NIAGARA MOVEMENT CENTENNIAL DISTINGUISHED LECTURE SERIES

...instead of meeting in secret, we met openly...and had in significance if not in numbers one of the greatest meetings that American Negroes ever held.
...And we talked some of the plainest English that had been given voice to by black men in America.

—W. E. B. Du Bois

The Niagara Movement—the first, collective civil rights movement of the 20th century—took shape in July 1905 when W. E. B. Du Bois gathered an elite group of African Americans to challenge the accommodation policies of Booker T. Washington.

In July of 1905, W. E. B. Du Bois, William Monroe Trotter, John Hope, and twenty-six other prominent African Americans, met at the home of Mary B. Talbert, a prominent member of the Michigan Street Baptist Church of Buffalo, New York to set a course for the advancement of the race and to challenge the ideological platform of racial accommodation set forth by Booker T. Washington, long revered as the most influential and formidable African American leader. Read an article (PDF, 615KB) from the Buffalo Enquirer describing this meeting.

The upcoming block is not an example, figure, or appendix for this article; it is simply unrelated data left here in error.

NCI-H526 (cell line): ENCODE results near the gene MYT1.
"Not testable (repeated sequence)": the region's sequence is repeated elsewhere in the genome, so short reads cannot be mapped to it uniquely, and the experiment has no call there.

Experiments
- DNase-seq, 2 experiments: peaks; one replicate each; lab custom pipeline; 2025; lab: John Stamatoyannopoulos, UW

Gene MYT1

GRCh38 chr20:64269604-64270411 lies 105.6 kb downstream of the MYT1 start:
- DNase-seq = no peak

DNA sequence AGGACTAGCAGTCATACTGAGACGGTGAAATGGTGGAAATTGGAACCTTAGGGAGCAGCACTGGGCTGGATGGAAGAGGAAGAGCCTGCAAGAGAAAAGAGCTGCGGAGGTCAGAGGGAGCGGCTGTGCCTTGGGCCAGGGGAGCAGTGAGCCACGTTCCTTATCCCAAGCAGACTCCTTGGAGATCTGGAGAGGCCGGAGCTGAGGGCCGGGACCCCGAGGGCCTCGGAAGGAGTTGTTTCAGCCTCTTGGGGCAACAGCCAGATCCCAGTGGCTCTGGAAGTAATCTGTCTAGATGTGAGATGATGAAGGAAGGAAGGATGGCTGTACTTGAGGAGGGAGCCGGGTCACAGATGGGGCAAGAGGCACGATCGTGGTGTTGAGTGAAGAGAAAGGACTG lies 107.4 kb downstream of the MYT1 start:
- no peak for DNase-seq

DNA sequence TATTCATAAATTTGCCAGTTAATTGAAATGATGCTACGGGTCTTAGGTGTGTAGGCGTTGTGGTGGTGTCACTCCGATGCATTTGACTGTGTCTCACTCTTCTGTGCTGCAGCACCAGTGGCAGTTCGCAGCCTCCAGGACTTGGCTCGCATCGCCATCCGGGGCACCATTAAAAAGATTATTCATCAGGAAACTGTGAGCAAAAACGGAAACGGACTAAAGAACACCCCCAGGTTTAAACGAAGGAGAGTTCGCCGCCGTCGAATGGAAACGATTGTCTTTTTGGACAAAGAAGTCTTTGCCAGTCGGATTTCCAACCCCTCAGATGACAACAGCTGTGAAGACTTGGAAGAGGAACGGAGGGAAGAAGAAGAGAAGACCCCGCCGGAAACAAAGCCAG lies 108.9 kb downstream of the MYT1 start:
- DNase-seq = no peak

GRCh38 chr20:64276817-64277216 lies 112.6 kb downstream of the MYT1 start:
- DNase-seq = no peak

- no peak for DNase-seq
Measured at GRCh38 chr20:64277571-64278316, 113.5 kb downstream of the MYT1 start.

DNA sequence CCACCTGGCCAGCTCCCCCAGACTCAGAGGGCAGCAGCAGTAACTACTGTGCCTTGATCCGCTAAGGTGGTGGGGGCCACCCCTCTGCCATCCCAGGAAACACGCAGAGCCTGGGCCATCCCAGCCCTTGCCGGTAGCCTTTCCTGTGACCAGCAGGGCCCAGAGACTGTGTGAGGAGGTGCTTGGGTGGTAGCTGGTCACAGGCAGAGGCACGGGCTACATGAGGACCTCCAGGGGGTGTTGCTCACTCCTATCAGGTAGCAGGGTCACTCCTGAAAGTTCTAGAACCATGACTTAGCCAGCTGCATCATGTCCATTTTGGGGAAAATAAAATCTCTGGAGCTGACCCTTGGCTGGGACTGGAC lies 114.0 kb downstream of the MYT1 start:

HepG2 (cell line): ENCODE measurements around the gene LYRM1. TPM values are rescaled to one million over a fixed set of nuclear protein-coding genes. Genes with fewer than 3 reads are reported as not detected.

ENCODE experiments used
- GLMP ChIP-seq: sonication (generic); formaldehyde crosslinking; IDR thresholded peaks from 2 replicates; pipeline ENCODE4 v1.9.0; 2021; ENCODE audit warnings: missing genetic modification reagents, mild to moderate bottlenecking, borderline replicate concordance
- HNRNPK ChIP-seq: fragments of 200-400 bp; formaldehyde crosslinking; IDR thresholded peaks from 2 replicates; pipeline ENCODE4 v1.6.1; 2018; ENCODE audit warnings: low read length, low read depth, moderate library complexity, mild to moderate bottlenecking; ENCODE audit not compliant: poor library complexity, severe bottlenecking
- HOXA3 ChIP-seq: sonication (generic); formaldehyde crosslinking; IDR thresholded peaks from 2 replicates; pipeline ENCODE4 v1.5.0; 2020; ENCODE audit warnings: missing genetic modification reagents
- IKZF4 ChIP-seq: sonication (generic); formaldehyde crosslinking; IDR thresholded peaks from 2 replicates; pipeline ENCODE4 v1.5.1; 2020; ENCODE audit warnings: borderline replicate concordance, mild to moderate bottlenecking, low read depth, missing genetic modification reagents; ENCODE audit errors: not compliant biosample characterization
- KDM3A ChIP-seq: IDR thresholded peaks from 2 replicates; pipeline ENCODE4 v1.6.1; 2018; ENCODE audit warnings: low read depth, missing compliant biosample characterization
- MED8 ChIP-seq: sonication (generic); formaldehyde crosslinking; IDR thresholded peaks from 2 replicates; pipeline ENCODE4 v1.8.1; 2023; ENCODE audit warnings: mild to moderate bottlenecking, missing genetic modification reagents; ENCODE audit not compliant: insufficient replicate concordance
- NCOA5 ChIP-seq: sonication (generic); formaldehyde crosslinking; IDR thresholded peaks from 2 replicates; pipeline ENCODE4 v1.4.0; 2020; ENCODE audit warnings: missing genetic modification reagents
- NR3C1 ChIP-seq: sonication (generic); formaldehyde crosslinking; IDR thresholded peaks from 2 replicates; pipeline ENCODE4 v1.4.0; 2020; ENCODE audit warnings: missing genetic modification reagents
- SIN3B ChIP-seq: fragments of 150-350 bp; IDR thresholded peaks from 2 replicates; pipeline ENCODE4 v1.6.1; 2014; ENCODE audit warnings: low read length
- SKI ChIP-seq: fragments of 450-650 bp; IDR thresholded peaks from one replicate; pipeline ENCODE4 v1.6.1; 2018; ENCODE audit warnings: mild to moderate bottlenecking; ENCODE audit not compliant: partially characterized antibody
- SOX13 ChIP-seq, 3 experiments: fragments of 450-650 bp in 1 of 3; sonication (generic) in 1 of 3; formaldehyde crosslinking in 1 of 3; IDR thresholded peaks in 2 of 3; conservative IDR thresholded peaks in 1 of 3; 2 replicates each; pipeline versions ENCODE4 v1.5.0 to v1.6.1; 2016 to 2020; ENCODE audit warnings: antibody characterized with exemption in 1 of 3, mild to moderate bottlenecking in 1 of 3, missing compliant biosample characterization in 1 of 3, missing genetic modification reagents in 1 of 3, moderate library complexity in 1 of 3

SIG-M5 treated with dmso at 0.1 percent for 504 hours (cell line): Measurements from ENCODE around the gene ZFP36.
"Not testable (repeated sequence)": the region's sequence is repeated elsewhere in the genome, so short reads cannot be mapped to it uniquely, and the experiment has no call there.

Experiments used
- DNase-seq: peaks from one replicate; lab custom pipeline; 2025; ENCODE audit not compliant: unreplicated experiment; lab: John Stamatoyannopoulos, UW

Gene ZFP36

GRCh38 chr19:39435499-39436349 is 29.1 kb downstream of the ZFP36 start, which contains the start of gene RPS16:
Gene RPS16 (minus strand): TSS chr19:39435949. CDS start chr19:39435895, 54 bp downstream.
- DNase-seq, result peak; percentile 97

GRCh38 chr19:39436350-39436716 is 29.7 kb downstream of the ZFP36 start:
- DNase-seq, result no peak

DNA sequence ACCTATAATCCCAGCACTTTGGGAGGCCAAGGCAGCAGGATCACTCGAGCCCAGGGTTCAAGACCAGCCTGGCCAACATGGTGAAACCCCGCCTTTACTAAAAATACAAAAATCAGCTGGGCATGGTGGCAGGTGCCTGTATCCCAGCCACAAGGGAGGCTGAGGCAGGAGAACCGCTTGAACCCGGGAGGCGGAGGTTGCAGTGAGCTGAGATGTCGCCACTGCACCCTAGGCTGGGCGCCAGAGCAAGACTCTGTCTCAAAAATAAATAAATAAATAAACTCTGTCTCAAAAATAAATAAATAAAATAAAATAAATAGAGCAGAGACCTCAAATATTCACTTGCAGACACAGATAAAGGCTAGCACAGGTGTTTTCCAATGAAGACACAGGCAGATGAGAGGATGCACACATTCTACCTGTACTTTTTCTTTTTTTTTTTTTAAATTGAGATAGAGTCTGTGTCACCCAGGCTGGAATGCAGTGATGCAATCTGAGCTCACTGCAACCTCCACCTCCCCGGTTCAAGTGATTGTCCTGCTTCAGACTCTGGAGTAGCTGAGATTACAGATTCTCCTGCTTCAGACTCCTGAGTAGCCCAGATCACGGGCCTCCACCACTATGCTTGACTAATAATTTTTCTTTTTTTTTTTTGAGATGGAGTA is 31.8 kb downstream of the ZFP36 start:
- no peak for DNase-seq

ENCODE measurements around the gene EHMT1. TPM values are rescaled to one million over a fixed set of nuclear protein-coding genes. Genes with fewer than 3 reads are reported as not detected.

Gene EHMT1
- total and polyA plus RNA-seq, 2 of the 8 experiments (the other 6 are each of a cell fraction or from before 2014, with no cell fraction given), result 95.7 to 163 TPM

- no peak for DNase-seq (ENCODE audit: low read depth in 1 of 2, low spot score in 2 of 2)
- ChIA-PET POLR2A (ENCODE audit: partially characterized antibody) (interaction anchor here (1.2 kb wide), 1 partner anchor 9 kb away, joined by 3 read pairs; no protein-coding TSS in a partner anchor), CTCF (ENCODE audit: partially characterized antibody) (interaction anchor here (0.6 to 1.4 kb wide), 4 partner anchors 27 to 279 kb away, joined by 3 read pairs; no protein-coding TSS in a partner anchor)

After a meeting at Talbert's home, Du Bois organized the first Niagara Movement meeting across the Niagara River in Fort Ontario, Canada. It was at this meeting that Du Bois authored a Declaration of Principles, the framework that helped establish the National Association for the Advancement of Colored People (NAACP).

The meeting was held ten years following the controversial Atlanta Exposition Address in which Washington sought to assuage fears among White Americans about aspirations for social or political equality among persons of African descent. The singular most powerful voice for Black America, Washington had just four years prior to the Niagara Movement (1901) been invited to the Roosevelt White House, a clear signal of his stature.

The significance of the Niagara Movement can be measured in many ways:

  • It represents the first civil rights organization of the twentieth century by and among persons of African descent;
  • Its Declaration of Principles is a clearly articulated platform wherein political expediency is informed by humanistic ideals;
  • It marks a radical shift from the single-minded approach of leadership of Booker T. Washington to a group of well-educated talented African American professionals, “The Talented Tenth” and;
  • Its leaders advocated a shift from agricultural and industrial training for persons of African descent to that of liberal learning. Although the Niagara Movement was short-lived, it lasted for only five years, the leadership and founding principles became the cornerstone of the newly formed NAACP, a multi-racial civil rights organization that has remained active to this day.
To learn more about the Niagara Movement, W. E. B. Du Bois, and the Buffalo-Niagara region's rich history, visit the links and resources page.